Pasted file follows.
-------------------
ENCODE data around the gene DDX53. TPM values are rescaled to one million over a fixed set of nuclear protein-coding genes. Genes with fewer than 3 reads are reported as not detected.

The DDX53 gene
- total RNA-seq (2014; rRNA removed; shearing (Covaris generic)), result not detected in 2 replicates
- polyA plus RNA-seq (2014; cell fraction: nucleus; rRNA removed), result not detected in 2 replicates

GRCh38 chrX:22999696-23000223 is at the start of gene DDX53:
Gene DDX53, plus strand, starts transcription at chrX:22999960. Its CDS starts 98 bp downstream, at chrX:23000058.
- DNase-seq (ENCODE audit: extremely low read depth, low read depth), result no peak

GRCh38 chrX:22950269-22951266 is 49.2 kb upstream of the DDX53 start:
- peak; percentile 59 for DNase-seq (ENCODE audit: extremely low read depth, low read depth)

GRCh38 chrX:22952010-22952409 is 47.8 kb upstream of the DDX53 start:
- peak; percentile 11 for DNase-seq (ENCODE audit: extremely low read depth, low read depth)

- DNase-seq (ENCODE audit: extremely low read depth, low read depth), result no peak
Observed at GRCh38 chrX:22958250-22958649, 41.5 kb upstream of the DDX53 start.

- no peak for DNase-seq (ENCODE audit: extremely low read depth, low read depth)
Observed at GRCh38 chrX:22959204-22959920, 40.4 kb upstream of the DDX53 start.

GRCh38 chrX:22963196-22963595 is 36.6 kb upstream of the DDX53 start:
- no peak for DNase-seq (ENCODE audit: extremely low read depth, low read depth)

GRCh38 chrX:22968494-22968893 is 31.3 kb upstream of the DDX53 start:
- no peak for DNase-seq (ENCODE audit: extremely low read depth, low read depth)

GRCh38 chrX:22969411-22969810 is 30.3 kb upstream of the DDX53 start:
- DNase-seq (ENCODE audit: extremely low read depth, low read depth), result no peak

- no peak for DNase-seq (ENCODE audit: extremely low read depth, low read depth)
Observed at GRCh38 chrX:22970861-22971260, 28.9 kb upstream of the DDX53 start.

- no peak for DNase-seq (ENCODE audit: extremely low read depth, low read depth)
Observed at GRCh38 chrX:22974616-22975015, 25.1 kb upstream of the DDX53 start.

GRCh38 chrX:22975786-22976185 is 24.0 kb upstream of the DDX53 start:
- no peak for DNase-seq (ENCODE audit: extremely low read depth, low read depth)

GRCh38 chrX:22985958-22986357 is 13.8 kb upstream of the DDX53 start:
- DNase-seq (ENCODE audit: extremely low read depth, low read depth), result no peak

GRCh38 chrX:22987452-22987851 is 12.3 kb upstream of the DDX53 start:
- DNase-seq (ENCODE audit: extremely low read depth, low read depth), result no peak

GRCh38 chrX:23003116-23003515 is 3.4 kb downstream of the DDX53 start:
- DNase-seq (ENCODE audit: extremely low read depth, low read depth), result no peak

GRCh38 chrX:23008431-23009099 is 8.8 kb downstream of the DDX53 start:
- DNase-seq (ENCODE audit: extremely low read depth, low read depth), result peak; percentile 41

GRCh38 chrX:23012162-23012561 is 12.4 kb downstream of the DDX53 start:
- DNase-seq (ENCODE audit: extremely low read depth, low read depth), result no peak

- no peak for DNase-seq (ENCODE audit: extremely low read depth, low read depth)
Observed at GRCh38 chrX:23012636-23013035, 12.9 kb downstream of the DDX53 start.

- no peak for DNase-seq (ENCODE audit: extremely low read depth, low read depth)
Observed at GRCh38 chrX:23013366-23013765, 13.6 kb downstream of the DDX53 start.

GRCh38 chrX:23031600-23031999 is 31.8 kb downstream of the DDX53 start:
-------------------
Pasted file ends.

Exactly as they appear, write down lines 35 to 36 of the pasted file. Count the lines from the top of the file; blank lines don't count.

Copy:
- DNase-seq (ENCODE audit: extremely low read depth, low read depth), result peak; percentile 41

GRCh38 chrX:23012162-23012561 is 12.4 kb downstream of the DDX53 start: